Activity-based Costing (ABC) entstand in den USA vor allem aufgrund der Unzulänglichkeiten der amerikanischen Kostenrechnung im Fertigungsbereich. Die Overhead wurden auf Basis der direkten Lohnstunden, Maschinenstunden oder der Materialkosten auf die Produkte verrechnet. Mit Hilfe dieser volumenorientierten Bezugsgrößen konnten den Produkten jedoch nicht alle Kosten verursachungsgerecht zugeordnet werden. Im Mittelpunkt der ersten Ansätze des ABC standen deshalb die Gemeinkosten der Fertigung und deren Verrechnung auf die Produkte.
The 1985 essay "The hidden factory" by Miller and Vollmann provided the decisive impetus for the development of the ABC. They presented the results of an empirical study according to which in the period from 1855 to 1975 the share of overhead costs in the value added in American industry had steadily increased, while the share of direct wage costs continued to decline. Because of this development, Miller and Vollmann felt it was necessary to turn away from the focus on “visible operations”, ie direct production, and to take a closer look at the indirect areas, the so-called “hidden factory”.
Die treibende Kraft der Gemeinkosten seien „transacions, not physical products“. Eine erste konzeptionelle Umsetzung der Vorschläge von Miller und Vollmann vollzogen Johnson und Kaplan 1987 in ihrem Buch „Relevance Lost: The Rise and Fall of Management Accounting“. Sie kritisierten dabei insb. die aus der Verwendung ungeeigneter Bezugsgrößen in der Full cost accounting resultierende Quersubvention zwischen den Produkten. Johnson und Kaplan entwickelten daraufhin ein Konzept zur verursachungsgerechteren Verrechnung der Gemeinkosten der fertigungsnahen Bereiche auf die Produkte. Im Anschluss an ihr Buch konkretisierten und erweiterten Johnson und Kaplan zusammen mit Cooper das Konzept der prozessorientierten Gemeinkostenverrechnung und prägten die Bezeichnung „Activity-based Costing“, die sich heute in der anglo-amerikanischen Literatur und Praxis durchgesetzt hat.
All of the ABC's approaches assume that a company's resources are used to carry out activities that in turn serve to generate services. The cost of the resources is allocated to the activities that have used them. The sum of the resource costs of an activity form the activity costs, which are assigned to the cost objects (products, divisions, sales channels, customer groups, etc.) with the help of so-called "cost drivers". Cost drivers are measures of the resource consumption of the activities and therefore determine the level of the activity costs. These should be distributed to the cost objects.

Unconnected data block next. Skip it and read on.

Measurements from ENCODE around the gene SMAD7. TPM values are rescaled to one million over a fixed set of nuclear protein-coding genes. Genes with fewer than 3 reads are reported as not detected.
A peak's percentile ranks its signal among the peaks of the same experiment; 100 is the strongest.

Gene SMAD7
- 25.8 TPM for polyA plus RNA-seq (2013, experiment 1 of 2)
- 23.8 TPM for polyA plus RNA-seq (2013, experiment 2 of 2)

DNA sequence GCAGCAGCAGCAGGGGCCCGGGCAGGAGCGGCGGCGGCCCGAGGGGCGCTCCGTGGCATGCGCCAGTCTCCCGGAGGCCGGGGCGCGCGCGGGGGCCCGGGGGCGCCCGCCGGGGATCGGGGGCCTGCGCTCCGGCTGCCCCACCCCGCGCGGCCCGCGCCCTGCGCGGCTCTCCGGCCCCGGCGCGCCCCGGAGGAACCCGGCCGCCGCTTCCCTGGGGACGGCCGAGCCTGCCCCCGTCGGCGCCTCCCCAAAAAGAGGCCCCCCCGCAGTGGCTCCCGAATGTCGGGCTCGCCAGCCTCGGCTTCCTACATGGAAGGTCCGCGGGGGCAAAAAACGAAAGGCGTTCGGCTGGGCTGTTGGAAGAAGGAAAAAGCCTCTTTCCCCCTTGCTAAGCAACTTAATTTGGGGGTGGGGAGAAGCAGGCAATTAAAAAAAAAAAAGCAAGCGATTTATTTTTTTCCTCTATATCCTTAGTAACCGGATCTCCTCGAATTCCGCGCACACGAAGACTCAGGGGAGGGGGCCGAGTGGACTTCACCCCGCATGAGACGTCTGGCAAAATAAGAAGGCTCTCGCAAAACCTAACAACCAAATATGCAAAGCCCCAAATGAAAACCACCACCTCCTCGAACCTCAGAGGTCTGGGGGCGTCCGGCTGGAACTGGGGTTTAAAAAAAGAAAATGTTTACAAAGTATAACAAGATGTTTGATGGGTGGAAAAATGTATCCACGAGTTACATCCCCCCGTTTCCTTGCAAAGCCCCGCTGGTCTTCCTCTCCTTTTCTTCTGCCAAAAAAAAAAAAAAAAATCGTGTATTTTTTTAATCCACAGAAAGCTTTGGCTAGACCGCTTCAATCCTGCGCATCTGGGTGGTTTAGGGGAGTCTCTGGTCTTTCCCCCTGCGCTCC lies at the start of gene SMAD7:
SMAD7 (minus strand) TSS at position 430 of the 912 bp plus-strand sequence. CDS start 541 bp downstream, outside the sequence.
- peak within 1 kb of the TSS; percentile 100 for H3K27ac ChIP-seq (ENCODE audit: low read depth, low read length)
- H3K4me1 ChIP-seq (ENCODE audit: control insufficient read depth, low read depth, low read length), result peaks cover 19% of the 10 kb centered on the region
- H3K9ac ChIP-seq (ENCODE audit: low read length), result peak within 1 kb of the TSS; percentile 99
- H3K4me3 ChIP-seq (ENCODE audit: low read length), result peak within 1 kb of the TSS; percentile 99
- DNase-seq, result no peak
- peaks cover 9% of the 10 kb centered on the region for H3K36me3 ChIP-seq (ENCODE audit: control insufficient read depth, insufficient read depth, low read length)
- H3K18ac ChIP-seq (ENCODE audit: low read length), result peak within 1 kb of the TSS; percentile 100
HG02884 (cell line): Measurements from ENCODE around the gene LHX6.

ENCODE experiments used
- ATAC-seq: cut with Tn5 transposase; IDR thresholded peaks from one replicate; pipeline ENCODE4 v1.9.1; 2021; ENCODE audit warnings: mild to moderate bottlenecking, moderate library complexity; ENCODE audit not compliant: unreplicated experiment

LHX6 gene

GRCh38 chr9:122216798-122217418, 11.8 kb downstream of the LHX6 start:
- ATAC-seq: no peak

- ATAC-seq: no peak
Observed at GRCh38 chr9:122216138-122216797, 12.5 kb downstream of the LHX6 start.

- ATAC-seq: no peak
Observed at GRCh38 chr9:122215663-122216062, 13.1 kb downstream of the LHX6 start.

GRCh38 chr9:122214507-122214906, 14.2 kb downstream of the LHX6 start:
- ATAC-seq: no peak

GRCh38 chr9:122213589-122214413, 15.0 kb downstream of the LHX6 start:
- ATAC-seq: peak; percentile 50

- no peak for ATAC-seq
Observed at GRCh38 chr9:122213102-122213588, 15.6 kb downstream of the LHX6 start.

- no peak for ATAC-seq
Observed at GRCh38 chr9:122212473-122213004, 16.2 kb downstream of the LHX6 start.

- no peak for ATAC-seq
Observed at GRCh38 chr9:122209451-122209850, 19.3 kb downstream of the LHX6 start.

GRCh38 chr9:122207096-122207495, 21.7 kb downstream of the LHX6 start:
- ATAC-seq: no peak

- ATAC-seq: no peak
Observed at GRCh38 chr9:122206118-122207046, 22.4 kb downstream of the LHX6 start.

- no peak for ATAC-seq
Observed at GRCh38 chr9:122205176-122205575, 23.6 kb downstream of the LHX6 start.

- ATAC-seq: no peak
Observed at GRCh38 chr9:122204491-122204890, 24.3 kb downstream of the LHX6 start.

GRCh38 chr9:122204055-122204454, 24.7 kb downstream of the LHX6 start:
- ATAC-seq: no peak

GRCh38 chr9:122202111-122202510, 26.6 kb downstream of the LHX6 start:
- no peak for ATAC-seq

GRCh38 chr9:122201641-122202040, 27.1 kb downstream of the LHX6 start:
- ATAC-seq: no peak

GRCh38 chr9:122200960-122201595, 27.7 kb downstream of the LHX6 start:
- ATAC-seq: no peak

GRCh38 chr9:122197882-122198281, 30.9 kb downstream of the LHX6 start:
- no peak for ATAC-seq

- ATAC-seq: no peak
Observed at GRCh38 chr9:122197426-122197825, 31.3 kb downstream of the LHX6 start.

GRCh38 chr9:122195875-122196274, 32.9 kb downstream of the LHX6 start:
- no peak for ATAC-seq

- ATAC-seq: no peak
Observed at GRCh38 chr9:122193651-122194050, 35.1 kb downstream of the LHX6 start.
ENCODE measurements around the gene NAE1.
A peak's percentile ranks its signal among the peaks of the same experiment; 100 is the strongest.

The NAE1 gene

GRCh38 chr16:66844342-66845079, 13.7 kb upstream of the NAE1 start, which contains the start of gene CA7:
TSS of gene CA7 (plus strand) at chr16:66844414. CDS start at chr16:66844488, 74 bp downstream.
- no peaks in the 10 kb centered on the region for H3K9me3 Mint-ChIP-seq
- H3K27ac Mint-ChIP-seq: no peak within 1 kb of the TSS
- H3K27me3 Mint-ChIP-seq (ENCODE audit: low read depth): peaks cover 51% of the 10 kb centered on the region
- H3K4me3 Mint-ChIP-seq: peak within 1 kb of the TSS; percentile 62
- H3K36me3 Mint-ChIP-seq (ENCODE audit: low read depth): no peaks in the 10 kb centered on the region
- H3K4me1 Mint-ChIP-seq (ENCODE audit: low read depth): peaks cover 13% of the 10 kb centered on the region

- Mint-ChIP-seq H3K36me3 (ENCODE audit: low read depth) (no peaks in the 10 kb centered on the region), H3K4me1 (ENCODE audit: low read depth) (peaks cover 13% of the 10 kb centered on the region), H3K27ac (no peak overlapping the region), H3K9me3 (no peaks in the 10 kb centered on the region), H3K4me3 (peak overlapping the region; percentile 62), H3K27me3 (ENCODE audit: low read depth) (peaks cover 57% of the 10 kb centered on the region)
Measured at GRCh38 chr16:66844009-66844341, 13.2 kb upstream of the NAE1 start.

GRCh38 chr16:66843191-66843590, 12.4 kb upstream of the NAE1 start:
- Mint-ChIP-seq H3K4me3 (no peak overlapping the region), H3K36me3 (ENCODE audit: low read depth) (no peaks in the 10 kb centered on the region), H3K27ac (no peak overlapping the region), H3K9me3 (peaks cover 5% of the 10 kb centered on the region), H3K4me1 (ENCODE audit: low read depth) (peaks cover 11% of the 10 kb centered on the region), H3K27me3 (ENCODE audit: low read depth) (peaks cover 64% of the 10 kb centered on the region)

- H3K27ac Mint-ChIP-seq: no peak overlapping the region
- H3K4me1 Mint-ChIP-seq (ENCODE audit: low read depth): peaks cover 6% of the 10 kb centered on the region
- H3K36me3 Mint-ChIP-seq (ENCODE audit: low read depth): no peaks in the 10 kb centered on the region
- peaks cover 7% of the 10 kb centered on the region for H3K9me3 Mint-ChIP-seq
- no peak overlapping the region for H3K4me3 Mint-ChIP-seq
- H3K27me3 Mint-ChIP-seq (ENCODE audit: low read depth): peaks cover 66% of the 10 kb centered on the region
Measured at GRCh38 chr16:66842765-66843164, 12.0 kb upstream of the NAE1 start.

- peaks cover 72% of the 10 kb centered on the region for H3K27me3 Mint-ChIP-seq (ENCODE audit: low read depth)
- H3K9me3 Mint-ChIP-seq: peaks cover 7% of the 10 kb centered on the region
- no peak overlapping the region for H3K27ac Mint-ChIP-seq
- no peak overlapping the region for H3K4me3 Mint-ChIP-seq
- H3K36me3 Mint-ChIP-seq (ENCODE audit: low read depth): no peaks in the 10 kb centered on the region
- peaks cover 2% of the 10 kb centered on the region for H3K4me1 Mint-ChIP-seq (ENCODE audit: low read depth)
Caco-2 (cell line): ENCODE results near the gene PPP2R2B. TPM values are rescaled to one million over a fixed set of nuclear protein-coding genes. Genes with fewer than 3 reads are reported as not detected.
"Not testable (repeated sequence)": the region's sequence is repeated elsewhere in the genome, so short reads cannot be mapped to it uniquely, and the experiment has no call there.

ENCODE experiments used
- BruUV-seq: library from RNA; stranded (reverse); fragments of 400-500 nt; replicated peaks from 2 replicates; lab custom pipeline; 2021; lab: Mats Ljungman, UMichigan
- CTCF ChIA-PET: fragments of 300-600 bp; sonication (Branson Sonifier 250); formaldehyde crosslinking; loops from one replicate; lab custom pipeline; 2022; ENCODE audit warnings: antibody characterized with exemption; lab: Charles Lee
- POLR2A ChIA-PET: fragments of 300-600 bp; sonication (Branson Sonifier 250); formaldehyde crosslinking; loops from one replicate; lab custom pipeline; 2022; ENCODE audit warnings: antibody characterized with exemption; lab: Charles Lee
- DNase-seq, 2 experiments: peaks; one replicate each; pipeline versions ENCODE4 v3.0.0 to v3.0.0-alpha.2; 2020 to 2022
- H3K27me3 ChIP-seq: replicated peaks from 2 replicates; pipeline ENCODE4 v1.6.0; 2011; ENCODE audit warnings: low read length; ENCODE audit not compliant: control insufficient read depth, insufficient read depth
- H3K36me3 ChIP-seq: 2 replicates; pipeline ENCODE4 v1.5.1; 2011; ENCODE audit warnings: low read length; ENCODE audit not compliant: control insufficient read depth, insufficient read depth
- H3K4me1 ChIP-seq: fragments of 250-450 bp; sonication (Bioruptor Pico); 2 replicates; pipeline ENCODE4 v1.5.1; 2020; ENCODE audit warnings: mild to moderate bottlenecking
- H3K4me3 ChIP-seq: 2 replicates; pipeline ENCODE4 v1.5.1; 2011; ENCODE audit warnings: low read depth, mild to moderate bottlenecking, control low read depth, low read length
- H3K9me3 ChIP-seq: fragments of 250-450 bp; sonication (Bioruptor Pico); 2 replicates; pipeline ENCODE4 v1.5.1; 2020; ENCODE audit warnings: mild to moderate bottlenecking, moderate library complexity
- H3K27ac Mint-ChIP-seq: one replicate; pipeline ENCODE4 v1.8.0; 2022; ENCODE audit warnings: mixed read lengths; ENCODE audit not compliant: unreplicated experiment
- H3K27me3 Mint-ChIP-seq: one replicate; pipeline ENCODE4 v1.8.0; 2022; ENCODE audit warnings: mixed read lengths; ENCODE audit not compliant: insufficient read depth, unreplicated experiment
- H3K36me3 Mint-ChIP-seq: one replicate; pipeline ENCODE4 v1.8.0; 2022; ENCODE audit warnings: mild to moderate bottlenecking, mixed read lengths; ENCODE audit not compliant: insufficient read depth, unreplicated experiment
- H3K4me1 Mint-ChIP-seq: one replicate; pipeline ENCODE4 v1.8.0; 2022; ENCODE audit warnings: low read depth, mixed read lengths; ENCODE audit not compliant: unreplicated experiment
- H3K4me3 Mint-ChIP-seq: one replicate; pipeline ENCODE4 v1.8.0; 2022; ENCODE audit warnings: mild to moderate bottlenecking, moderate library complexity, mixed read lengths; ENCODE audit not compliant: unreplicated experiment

In the case of ABC, product costs are the sum of the costs of all activities that are required to manufacture and deliver a product. The costs are therefore not charged on the basis of resource consumption, as was previously the case, but on the activity consumption of individual products. The ABC refers to all cost components that cannot be offset as direct costs (such as material costs and wages), in particular to production overheads. The area of application of the ABC is not limited to the indirect areas, but also expressly includes production. The costs are offset as shown in the figure in two stages with a total of five steps:
⦁ Identification of activities and summary of activities
⦁ Decision about showing the activity costs
⦁ Determination of the reference values on the 1st level and the activity costs
⦁ Delimitation of activity centers
⦁ Determination of the reference values of the 2nd level and allocation to cost objects
In the first stage the costs are allocated to the activities and in the second stage to the cost objects (products etc.).
The ABC takes two different perspectives: On the one hand, the cost flow from the resources to the activities to the cost objects is considered (“cost view”). On the other hand, the company process is in the foreground, ie which factors determine the execution of the activities, how the execution of the activities takes place and which results are achieved with it ("Process View"). The cost view provides information about operational resources, activities and cost objects.
The link between these elements takes place via cost drivers of the first and second level. It is assumed that operational resources are required to carry out activities that are in turn required for various cost objects (such as the creation of a product). This characterizes the flow of costs within the company. However, this view can also be reversed by assuming that the creation of a product requires activities that require resources to carry out. This flow of resources required, which runs in the opposite direction to the flow of costs, characterizes the demand of the cost objects for resources exerted by the activities.
It should be noted that ABC and process costing must not be equated, because their areas of application and methodology differ considerably. Process cost accounting was developed primarily to control overhead costs in non-production areas. On the other hand, the main focus of the ABC is on manufacturing overheads. There are only overlaps in the indirect overhead areas. While the ABC was basically designed for use throughout the company, the use of process costing is limited to cost centers in indirect areas with predominantly repetitive activities.
Because of this, the ABC can be seen as an independent alternative to traditional cost accounting systems; Process cost accounting, on the other hand, is only a supplement or partial alternative to the existing cost accounting, especially marginal cost accounting. Process cost accounting also relativizes the ABC's claim to plan and measure practically all of the company's activities and to allocate their costs to the products based on the cause.